} , and the tree decomposition can be computed in *O*(*n*^{4}) time. Thus, the overall running time follows by the fact that WEIGHTED VERTEX COVER can be solved in *O*(2^{tw} |*P*|) time, given a tree decomposition of width tw of *G*_{
c
}[15].

#### Cross Pairs

In Theorem 1, we have shown that W-MTO is fixed-parameter tractable with respect to the parameter *m*_{
v
} . In the following, we will strengthen this result by showing that W-MTO is fixed-parameter tractable with respect to the parameter "number of a special type of source–target pairs (the so-called cross pairs) passing through a vertex". The idea is to identify a "trivial" (that is, polynomial-time solvable) special case of the problem and then to investigate instances that are close to these trivial instances, their closeness measured in terms of a certain parameter which is referred to as *distance from triviality*[19, 20].

In the following, we will always consider *rooted* trees. Informally speaking, a cross-pair-free instance only contains source–target pairs whose corresponding paths are directed either towards the root or towards the leaves, but do not change their direction. Cross-pair-free instances of W-MTO are of special interest since they constitute our "trivial instances".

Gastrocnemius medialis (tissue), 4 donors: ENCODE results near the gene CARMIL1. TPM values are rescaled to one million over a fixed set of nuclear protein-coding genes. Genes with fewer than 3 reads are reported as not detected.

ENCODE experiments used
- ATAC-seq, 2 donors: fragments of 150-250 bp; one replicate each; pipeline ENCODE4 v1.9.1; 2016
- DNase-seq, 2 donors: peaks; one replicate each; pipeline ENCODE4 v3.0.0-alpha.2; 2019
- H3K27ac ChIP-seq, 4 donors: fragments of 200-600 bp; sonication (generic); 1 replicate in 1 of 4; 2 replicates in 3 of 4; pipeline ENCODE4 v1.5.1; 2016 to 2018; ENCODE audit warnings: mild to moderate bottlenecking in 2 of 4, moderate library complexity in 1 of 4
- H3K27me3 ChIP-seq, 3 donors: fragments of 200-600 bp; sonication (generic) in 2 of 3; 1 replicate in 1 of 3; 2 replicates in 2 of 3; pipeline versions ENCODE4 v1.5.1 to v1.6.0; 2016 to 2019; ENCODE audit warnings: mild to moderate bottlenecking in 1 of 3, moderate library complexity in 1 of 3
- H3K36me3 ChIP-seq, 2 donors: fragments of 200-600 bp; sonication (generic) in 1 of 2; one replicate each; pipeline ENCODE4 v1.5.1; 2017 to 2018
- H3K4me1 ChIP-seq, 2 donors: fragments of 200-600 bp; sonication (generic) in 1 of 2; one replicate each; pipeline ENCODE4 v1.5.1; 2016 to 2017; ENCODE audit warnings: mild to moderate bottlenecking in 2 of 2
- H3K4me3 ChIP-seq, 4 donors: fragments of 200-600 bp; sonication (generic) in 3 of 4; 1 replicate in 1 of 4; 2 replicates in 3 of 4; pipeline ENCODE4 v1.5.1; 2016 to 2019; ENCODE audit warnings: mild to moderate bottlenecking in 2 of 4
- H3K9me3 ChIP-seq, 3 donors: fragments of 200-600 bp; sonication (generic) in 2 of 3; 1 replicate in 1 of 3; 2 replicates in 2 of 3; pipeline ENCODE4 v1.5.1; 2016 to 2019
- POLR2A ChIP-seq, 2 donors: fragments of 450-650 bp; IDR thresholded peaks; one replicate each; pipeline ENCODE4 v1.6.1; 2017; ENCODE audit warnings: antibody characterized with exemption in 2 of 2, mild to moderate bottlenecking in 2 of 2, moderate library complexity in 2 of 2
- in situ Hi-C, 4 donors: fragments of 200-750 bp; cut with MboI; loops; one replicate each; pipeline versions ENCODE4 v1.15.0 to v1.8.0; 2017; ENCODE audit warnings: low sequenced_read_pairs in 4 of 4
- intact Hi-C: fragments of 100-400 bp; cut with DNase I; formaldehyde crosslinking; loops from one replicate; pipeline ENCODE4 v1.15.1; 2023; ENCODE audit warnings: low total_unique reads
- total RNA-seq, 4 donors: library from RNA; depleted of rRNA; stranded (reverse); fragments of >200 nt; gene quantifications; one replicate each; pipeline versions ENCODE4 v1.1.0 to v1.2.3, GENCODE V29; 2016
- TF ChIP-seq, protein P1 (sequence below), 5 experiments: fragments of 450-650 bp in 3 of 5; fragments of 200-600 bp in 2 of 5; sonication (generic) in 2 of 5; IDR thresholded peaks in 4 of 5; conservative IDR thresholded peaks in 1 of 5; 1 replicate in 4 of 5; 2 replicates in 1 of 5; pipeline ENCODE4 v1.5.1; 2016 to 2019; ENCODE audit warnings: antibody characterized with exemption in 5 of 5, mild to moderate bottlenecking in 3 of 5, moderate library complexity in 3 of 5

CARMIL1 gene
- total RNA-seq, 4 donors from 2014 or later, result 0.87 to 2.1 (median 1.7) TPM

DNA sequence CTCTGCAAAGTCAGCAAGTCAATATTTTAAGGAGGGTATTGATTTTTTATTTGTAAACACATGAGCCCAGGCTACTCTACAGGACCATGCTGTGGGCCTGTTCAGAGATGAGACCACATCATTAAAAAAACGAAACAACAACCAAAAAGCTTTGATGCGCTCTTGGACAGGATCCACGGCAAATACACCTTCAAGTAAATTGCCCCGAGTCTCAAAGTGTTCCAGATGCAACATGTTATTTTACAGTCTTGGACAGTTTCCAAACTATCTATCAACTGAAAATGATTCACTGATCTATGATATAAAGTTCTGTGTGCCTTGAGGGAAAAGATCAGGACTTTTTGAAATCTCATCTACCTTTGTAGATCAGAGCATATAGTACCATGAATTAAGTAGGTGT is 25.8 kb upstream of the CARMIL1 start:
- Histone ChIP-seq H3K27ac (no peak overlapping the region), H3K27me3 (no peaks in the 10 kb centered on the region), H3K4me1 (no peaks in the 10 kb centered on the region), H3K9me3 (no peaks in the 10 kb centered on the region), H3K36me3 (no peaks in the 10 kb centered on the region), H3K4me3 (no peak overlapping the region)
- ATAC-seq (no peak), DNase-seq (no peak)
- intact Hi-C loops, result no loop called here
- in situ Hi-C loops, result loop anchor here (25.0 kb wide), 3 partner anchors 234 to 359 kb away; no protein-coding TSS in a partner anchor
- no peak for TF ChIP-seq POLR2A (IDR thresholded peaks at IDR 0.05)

**Definition 1**. *Let* (*T* = (*V*, *E*), *P*, *ω*) *be an instance of W-MTO where T is a rooted tree. A source–target pair p* = [*a*, *b*] ∈ *P is called cross pair if neither a is an ancestor of b nor b an ancestor of a. An instance of W-MTO is called cross-pair-free if T can be rooted such that P does not contain any cross pairs*.

#### Cross-pair-free Instances

Now, we devise a dynamic-programming-based algorithm solving W-MTO in quadratic time on cross-pair-free instances.